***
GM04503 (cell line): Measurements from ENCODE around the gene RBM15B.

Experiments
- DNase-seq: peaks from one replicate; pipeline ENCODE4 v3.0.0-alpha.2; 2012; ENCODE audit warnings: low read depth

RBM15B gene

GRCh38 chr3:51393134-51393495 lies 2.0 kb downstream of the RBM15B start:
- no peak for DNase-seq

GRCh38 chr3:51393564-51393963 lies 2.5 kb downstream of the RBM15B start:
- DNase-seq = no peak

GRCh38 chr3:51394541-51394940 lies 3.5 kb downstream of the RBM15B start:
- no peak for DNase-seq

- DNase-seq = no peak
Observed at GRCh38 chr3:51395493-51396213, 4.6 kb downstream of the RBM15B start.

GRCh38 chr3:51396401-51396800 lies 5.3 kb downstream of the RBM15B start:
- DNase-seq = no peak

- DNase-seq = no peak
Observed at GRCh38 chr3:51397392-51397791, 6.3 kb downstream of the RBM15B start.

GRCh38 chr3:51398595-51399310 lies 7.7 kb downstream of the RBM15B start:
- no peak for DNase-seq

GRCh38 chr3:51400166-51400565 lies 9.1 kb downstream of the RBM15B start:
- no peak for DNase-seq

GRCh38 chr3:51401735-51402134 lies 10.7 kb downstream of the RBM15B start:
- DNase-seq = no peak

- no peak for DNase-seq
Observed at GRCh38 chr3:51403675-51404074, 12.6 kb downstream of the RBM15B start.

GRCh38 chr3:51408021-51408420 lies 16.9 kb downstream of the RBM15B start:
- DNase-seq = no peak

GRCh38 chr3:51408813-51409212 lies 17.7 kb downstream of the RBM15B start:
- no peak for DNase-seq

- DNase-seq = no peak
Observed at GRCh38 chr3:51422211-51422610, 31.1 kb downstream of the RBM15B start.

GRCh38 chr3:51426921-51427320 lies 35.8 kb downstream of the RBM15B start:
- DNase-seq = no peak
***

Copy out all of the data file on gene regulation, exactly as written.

GM04503 (cell line): Measurements from ENCODE around the gene RBM15B.

Experiments
- DNase-seq: peaks from one replicate; pipeline ENCODE4 v3.0.0-alpha.2; 2012; ENCODE audit warnings: low read depth

RBM15B gene

GRCh38 chr3:51393134-51393495 lies 2.0 kb downstream of the RBM15B start:
- no peak for DNase-seq

GRCh38 chr3:51393564-51393963 lies 2.5 kb downstream of the RBM15B start:
- DNase-seq = no peak

GRCh38 chr3:51394541-51394940 lies 3.5 kb downstream of the RBM15B start:
- no peak for DNase-seq

- DNase-seq = no peak
Observed at GRCh38 chr3:51395493-51396213, 4.6 kb downstream of the RBM15B start.

GRCh38 chr3:51396401-51396800 lies 5.3 kb downstream of the RBM15B start:
- DNase-seq = no peak

- DNase-seq = no peak
Observed at GRCh38 chr3:51397392-51397791, 6.3 kb downstream of the RBM15B start.

GRCh38 chr3:51398595-51399310 lies 7.7 kb downstream of the RBM15B start:
- no peak for DNase-seq

GRCh38 chr3:51400166-51400565 lies 9.1 kb downstream of the RBM15B start:
- no peak for DNase-seq

GRCh38 chr3:51401735-51402134 lies 10.7 kb downstream of the RBM15B start:
- DNase-seq = no peak

- no peak for DNase-seq
Observed at GRCh38 chr3:51403675-51404074, 12.6 kb downstream of the RBM15B start.

GRCh38 chr3:51408021-51408420 lies 16.9 kb downstream of the RBM15B start:
- DNase-seq = no peak

GRCh38 chr3:51408813-51409212 lies 17.7 kb downstream of the RBM15B start:
- no peak for DNase-seq

- DNase-seq = no peak
Observed at GRCh38 chr3:51422211-51422610, 31.1 kb downstream of the RBM15B start.

GRCh38 chr3:51426921-51427320 lies 35.8 kb downstream of the RBM15B start:
- DNase-seq = no peak